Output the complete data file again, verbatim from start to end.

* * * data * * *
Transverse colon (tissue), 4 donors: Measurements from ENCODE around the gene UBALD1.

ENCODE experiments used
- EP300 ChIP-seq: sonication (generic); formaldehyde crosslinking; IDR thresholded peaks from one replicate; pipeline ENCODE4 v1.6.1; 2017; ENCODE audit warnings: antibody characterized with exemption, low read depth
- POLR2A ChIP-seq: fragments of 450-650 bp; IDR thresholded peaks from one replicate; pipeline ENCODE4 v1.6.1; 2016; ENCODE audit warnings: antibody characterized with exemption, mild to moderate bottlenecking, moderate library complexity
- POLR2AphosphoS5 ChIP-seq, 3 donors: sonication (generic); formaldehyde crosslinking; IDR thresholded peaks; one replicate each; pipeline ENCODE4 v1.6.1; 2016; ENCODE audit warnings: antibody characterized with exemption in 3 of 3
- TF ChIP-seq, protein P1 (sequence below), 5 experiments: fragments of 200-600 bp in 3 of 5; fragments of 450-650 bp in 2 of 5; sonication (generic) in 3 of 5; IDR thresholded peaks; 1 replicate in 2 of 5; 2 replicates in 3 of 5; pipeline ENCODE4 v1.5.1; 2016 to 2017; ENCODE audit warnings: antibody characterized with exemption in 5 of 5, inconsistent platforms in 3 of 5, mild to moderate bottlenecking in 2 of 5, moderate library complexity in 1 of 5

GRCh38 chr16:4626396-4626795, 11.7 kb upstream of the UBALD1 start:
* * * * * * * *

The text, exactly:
Transverse colon (tissue), 4 donors: Measurements from ENCODE around the gene UBALD1.

ENCODE experiments used
- EP300 ChIP-seq: sonication (generic); formaldehyde crosslinking; IDR thresholded peaks from one replicate; pipeline ENCODE4 v1.6.1; 2017; ENCODE audit warnings: antibody characterized with exemption, low read depth
- POLR2A ChIP-seq: fragments of 450-650 bp; IDR thresholded peaks from one replicate; pipeline ENCODE4 v1.6.1; 2016; ENCODE audit warnings: antibody characterized with exemption, mild to moderate bottlenecking, moderate library complexity
- POLR2AphosphoS5 ChIP-seq, 3 donors: sonication (generic); formaldehyde crosslinking; IDR thresholded peaks; one replicate each; pipeline ENCODE4 v1.6.1; 2016; ENCODE audit warnings: antibody characterized with exemption in 3 of 3
- TF ChIP-seq, protein P1 (sequence below), 5 experiments: fragments of 200-600 bp in 3 of 5; fragments of 450-650 bp in 2 of 5; sonication (generic) in 3 of 5; IDR thresholded peaks; 1 replicate in 2 of 5; 2 replicates in 3 of 5; pipeline ENCODE4 v1.5.1; 2016 to 2017; ENCODE audit warnings: antibody characterized with exemption in 5 of 5, inconsistent platforms in 3 of 5, mild to moderate bottlenecking in 2 of 5, moderate library complexity in 1 of 5

GRCh38 chr16:4626396-4626795, 11.7 kb upstream of the UBALD1 start: